Nearly twenty years later, whenever I meet someone, I still see Tony talking to the man in overalls.
Tony was my father, and like most father’s, he was full of stories from the past and life lessons. But unlike most children, I worked with and for my father in the family jewelry store. So his lessons, delivered by example more often than by mouth, were law.
My father, Tony Schiffman
And the lesson he taught most was friendship.
A Christmas season or two after I started working in the store, the bell chimed by the door, and a rather dusty pair of blue overalls walked in and paused at the door as the farmer wiped his boots off on the mat and removed his hat. Not only did he look out of place next to the fancy wood paneling, plush carpeting, chandeliers, and display cases full of diamonds and gold — he felt it, too.
But he’d scarcely tinkled the door bell before Tony greeted him like a VIP and the two fell into talking. I thought the man was a stranger; he’d clearly never been into the store before. And that was true enough, he hadn’t. But he was no stranger. As soon as the overalled farmer mentioned his name, Tony knew exactly who he was and pulled me into the conversation as a teachable moment.
The man’s wife had been in the store two year’s previous and Tony had attended to her as she "window shopped" the cases. And this is so like my father — he recalled exactly what that lady had asked to see and most wanted.
We used to joke that Tony was a walking encyclopedia of wish lists. But that doesn’t do him justice. There’s nothing intimate about an encyclopedia, and Tony didn’t just remember which patron wanted which piece of jewelry — he knew almost everything about them: about where they lived, how many kids they had, why they’d come in, what they were hoping for, what they liked about each piece, and so on. He probably could have played the Newlywed Game with them and done better than most husbands.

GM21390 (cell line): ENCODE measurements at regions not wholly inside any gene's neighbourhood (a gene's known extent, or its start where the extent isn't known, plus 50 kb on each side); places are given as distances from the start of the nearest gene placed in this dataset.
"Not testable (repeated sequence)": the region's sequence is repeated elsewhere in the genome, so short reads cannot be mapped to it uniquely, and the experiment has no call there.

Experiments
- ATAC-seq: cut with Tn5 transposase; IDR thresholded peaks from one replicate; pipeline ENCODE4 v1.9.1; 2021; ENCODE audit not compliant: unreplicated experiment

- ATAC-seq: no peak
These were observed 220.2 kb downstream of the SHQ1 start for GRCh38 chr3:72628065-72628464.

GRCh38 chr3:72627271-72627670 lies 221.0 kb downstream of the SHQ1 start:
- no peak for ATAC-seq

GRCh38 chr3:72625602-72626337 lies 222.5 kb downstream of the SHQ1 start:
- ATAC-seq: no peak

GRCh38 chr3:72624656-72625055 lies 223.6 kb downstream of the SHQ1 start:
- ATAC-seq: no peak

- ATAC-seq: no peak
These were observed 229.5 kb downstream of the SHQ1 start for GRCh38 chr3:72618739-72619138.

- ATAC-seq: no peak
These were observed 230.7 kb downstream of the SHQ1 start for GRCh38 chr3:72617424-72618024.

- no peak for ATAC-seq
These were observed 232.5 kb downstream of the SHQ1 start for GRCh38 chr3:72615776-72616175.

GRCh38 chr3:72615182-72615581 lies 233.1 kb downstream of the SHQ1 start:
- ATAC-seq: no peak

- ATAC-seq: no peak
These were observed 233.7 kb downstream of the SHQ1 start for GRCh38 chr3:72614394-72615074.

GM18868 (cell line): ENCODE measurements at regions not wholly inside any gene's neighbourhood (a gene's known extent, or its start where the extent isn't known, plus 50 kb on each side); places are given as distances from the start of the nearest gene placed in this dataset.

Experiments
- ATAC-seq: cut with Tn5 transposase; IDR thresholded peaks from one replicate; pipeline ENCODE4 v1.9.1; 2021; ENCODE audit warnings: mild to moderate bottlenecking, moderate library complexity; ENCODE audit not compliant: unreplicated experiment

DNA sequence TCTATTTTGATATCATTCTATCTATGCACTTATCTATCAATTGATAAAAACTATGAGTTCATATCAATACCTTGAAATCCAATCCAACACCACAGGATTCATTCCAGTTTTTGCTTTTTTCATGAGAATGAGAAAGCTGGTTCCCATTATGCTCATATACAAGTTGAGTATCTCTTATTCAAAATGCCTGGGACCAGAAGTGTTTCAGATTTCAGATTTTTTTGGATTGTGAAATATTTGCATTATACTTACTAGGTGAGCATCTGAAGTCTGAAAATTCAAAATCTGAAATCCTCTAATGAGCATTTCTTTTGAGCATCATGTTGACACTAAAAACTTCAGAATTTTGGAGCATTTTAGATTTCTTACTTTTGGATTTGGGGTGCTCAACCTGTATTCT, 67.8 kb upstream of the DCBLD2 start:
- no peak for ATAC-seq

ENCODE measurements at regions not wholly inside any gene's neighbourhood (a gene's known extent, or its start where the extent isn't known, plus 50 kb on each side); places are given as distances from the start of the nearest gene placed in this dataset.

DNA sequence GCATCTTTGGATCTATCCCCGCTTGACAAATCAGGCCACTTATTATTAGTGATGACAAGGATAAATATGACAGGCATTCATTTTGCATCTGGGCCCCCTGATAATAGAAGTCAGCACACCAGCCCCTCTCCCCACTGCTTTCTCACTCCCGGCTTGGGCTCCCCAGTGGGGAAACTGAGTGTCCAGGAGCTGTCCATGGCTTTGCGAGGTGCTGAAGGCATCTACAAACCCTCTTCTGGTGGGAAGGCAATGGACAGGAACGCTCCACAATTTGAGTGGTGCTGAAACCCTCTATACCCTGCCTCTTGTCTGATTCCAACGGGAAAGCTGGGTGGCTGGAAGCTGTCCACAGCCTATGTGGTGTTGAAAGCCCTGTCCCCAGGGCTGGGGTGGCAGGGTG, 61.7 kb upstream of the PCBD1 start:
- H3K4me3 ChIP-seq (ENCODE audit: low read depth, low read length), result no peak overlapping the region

So from a single conversation two years ago, my father remembered this lady’s name and exactly what she was hoping to receive from her husband some day. You could watch the creases on the farmers face relax into a smile as Tony chatted with him, walked him over to the diamond stud earrings the wife had looked at a few years ago, and pulled them out for the farmer to see.
Needless to say, Tony made the sale. But that was almost beside the point. What he really made that day was a friend. A friend who now felt at ease coming back to see us, or saying hi when we saw each other out in town.
Because the kicker was that ours was the last store this man had visited — all the other store clerks had been either stand-offish or impatient with the man, sizing him up as “not a good prospect,” I guess. They didn’t care to know the man, they just wanted to sell to him.
The lessons: people and relationships are what’s important. Everybody has a story worth hearing if you’ll only show ‘em you’re listening. And jewelry is never about the jewelry — it’s about the person who’ll be wearing that jewelry.
Those were the lessons I took away from it, anyway. There actually the reason I went from being voluntold to work in the store to being passionate about the family business. What we do is pretty damn cool. Not because of the fancy brands and glitter and glamour, but because of the people.
It’s why I still see my father talking to the man in overalls when I meet anyone — I want to be as good about hearing and remembering people’s stories as Tony.